POLAND, Maine — Tomi Chipman was sitting in an anthropology class at Bates College in Lewiston, on a premed track, and realized she would rather be out in the field with her dad.
By last fall, she had made up her mind.
When she graduates, Chipman wants to be a farmer.
Lots of people farm. Her decision holds a little more history.
Chipman will be the eighth generation and the first woman to carry on a family tradition that goes back to farmer Ben Chipman in 1781.
Her parents are stunned. But happy.
“Even last week, Mom said, ‘You sure you don’t want to be a doctor?'” Chipman said.
“‘No, Mom, I want to farm.'”
Tomi Chipman’s father, Doug, said he didn’t remember a definitive, “I-want-to-be-a-farmer” moment. His father, Ellsworth, had a few cows. He still hays.
“Before I got out of high school I started growing vegetables and supplying other farm stands,” said Doug Chipman, 51. “The end run was just to grow the farm and make it stronger.”
“We’re one of the bigger farms in southern Maine for what we do,” he said.
Ben Chipman’s original 1700s acreage, on Range Hill Road, is still in the family. He’s buried in the family graveyard between the Chipman house and Doug Chipman’s parents.
Doug and wife Elaine farm 60 acres in Poland, Minot, New Gloucester and Gray. The Chipmans have six greenhouses (with heat) and 11 hoop houses (without). After classes let out at Bates, Tomi Chipman spent April planting 3,000 tomatoes and 1,000 cucumbers, along with beets, lettuce, zucchini and other vegetables.
She used to join Doug Chipman in the vegetable fields when she was as young as a year old.
“We’d go out picking peas,” he said. “I’d have her sitting in front of me in the bushels.”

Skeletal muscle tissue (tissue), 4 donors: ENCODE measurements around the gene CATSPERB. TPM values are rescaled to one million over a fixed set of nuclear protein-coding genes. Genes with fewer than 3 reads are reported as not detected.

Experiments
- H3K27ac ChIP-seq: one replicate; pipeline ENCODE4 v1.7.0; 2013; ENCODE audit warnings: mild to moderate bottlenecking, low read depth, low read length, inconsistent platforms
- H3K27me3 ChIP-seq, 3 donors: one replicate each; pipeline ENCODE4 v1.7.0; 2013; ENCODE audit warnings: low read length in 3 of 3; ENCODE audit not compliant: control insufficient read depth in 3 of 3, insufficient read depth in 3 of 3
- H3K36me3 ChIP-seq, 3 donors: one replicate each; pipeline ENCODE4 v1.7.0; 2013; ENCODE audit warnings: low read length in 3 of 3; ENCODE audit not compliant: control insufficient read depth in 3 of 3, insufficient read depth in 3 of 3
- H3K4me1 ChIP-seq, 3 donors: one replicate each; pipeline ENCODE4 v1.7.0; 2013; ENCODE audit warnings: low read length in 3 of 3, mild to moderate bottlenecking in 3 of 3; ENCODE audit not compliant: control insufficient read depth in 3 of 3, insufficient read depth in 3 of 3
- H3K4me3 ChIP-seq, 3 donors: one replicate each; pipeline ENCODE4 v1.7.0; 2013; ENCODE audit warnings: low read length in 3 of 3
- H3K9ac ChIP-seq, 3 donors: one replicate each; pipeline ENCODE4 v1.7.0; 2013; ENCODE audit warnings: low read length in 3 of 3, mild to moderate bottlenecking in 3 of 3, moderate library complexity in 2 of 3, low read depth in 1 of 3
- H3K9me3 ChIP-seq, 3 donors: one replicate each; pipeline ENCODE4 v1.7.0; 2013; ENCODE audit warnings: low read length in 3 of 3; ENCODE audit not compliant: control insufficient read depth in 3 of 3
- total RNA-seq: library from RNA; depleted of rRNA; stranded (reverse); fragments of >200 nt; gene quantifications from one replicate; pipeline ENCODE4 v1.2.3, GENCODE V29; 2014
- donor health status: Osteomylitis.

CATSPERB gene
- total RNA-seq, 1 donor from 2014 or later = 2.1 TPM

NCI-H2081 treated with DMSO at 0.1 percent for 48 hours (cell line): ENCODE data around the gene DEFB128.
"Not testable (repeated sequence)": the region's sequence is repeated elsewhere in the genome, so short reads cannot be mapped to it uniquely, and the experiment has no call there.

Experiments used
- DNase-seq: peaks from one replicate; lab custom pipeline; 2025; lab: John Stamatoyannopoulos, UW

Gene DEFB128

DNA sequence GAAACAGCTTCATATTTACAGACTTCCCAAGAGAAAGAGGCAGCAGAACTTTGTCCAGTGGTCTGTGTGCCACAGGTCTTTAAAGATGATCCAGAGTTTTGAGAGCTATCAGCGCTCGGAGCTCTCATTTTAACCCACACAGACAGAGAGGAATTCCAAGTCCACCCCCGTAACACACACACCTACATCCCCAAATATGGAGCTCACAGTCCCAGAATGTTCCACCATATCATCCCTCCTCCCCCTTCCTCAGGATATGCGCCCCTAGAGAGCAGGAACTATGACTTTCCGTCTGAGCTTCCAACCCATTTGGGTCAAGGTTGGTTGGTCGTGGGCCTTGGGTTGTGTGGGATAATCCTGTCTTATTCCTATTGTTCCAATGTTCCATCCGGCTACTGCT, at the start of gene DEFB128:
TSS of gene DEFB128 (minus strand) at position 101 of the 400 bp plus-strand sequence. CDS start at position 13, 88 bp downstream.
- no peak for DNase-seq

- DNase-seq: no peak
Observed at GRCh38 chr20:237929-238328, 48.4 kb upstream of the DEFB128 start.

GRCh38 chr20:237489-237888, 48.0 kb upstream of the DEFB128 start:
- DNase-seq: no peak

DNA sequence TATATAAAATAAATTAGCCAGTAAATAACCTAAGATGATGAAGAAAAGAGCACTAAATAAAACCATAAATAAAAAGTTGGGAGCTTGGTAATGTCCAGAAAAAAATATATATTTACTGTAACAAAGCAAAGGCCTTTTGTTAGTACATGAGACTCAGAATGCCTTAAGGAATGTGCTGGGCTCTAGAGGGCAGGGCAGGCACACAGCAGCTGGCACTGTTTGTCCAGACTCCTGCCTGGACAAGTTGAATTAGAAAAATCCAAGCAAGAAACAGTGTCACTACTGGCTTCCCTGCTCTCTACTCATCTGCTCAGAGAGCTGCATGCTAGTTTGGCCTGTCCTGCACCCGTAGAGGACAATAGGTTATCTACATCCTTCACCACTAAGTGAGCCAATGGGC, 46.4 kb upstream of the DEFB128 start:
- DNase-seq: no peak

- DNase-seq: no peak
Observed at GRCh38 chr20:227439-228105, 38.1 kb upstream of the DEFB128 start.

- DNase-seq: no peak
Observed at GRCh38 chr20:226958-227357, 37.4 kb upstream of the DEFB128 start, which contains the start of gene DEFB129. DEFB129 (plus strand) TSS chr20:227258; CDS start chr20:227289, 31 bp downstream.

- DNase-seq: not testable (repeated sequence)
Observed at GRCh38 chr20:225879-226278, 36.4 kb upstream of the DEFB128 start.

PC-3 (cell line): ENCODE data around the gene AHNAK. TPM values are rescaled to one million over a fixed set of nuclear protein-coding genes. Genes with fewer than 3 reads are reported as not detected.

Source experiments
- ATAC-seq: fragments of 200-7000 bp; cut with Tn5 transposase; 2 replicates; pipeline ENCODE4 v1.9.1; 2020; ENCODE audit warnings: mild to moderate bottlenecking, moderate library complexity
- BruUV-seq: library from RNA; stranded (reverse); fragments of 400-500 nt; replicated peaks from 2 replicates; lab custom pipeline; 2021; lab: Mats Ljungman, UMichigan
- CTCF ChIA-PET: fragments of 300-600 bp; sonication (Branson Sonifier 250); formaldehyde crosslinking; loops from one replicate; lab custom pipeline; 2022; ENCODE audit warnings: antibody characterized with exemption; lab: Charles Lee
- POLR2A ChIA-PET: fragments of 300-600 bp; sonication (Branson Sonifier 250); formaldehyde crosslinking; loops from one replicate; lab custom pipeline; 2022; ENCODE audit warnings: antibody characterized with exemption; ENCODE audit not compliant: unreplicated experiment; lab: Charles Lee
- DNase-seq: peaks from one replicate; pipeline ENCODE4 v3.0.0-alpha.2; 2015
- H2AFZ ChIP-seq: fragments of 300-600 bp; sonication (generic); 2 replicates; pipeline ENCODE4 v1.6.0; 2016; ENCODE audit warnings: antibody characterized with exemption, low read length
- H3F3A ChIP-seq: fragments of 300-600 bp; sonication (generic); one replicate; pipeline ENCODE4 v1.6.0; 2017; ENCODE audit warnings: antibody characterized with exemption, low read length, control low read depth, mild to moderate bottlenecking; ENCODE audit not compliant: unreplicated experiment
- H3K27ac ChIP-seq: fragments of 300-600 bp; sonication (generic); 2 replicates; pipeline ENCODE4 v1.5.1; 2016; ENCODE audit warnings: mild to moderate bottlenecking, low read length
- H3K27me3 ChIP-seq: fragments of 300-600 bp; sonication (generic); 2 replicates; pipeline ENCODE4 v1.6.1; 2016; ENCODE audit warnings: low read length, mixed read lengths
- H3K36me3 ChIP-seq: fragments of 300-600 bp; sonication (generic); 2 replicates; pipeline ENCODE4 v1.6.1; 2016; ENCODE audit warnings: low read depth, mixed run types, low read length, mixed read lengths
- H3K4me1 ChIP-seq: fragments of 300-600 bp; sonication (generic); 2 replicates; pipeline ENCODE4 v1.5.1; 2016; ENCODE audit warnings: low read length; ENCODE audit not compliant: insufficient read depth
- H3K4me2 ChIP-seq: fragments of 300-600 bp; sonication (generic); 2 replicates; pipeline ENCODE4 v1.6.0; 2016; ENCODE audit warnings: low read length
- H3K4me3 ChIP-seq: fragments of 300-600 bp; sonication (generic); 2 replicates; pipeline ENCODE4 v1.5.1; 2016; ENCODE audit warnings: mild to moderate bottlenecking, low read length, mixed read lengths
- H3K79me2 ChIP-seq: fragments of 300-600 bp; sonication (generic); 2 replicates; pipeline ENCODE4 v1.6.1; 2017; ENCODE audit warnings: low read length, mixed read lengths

Tomi Chipman, 20, was an alpine racer when she attended Gould Academy in Bethel, graduating in 2010. She’s now president of Bates’ Competitive Ski Team, a club sport.
She picked the college for its intimate feel, like Gould, and started two years ago thinking she would go into physical therapy.
“It wasn’t clear-cut that I wanted to farm until I went to college last year,” she said. “It dawned on me … I don’t want to be a physical therapist.”
The great outdoors, and the chance to work with dad, beckoned. A junior at Bates this fall, she plans to finish her degree in biology.
“We’re definitely a team and I really, really like that,” Tomi Chipman said. “We really need each other to get things done around here. He’s taught me how to work hard, just watching him. He has built it up over 30 years; I don’t want to see that go to waste with what he’s done.”
Doug Chipman is still marveling a bit.
“Seven generations of ignorance — we figured we’d educate the eighth and she still wants to be a farmer,” he said.
But there’s pride in his voice.
Maine Agriculture Commissioner Walter Whitcomb said it’s rare to hit eight generations, though he has heard of 10.
Maine has roughly 8,000 family farms, a number that has been growing recently.
“It takes continually reinvesting, to spend money on land and new equipment,” Whitcomb said. The field is so capital-intensive that it makes sense to pass on to family, “but it means that you all have to get along with each other.”
That can be work, he said.
Tomi Chipman has seen firsthand, and Doug Chipman has warned, that farming is hard.
There are long days from April to October. There’s more pressure on land every year.
“We get the winters off. Nothing grows in the winter; I’ve tried,” Doug Chipman said. “We’re better off resting and we give it hell when things warm up again.”
He also skis and ski races. Tomi’s name came from a cover model on a ski magazine. She has a younger sister, Alana, who will not be farming.
“My sister calls me crazy all the time,” Tomi Chipman said. The last time, “all I could do is laugh at her.”
The Chipmans have farm stands in Poland on Carpenter Road, on Route 26 in Gray and on Route 302 in Raymond, and have a field of pick-your-own strawberries on Goodwin Road in Minot that Tomi will start staffing this weekend. The family sold its popular Pumpkin Land to Harvest Hill Farms three years ago.
“This farm’s constantly changed over seven generations,” Doug Chipman said. “She’s going to have to find her niche.”
For the first time this year, the Chipmans started a community-supported agriculture program, selling shares of vegetables and calling it the Friends of the Farmer Club.
Tomi said she’s trying to think creatively for the future.
“I am determined to prove to people that small family farms are not a dying breed, that local and fresh are where it’s at,” she said.
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